Females, however, were unaffected.
Climate change could pose a major threat to male fertility, scientists have warned, as heatwaves cause serious and long-lasting damage to sperm.
"We know that biodiversity is suffering under climate change, but the specific causes and sensitivities are hard to pin down", research group leader Professor Matt Gage, said in a statement.
Heatwaves halved the amount of offspring males could produce, and a second heatwave nearly sterilised males.
The team investigated the red flour beetle (Tribolium castaneum) to explore the effects of simulated heatwaves on male reproduction. With the insects that experienced the heatwave, fertility in male insects was reduced by three quarters, and any sperm that was produced couldn't migrate to the female insect, and ending up dying before fertilization took place.
"We've shown in this work that sperm function is an especially sensitive trait when the environment heats up, and in a model system representing a huge amount of global biodiversity", Gage said. The study also found that males sexual behavior was also affected by the heat with males mating half as frequently as controls.
"Two concerning results were the impact of successive heatwaves on males, and the impacts of heatwaves on future generations", said Sales.
'When males were exposed to two heatwave events 10 days apart, their offspring production was less than one per cent of the control group.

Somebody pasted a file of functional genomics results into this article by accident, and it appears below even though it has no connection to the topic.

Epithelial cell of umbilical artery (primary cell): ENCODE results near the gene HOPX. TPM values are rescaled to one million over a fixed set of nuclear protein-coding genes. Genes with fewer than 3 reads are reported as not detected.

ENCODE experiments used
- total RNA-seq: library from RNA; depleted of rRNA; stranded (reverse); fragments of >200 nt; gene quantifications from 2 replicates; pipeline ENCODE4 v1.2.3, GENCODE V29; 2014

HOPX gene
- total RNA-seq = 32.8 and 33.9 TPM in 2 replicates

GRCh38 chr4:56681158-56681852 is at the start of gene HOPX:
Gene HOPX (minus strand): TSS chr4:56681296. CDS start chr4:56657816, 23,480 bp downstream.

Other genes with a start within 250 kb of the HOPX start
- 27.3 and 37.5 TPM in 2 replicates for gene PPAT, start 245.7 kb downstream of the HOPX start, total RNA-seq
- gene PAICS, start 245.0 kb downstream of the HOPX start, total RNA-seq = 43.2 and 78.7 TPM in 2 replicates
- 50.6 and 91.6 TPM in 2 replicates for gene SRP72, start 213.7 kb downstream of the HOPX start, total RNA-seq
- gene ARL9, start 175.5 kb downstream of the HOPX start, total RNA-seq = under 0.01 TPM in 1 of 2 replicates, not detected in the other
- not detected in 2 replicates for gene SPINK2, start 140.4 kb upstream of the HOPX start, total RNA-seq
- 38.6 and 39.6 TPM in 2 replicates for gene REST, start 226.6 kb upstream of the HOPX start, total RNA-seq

'Since sperm function is essential for reproduction and population viability, these findings could provide one explanation for why biodiversity is suffering under climate change.
'A warmer atmosphere will be more volatile and hazardous, with extreme events like heatwaves becoming increasingly frequent, intense and widespread.
Heatwaves can damage the sperm of insects and make them nearly sterile, according to new research.
Kirs Sales, a co-researcher on the study, said: "Our research shows that heatwaves halve male reproductive fitness, and it was surprising how consistent the effect was". Local extinctions are known to occur when temperature changes become too intense, they said.
"We'd really like to know what the mechanism of this trans-generational damage is", he said. "And one answer could be related to sperm", he outlined.
Regardless, the new study's findings "are very important for understanding how species react to climate change", he noted.
Sons were also less likely to produce offspring, with the scientists stating that it could add extra pressure to populations already struggling with the impact of climate change.
"Research has also shown that heat shock can damage male reproduction in warm-blooded animals, too, and past work has shown that this leads to infertility in mammals".
The researchers hope that the effects can be incorporated into models predicting species vulnerability and, ultimately, could help inform societal understanding and conservation actions.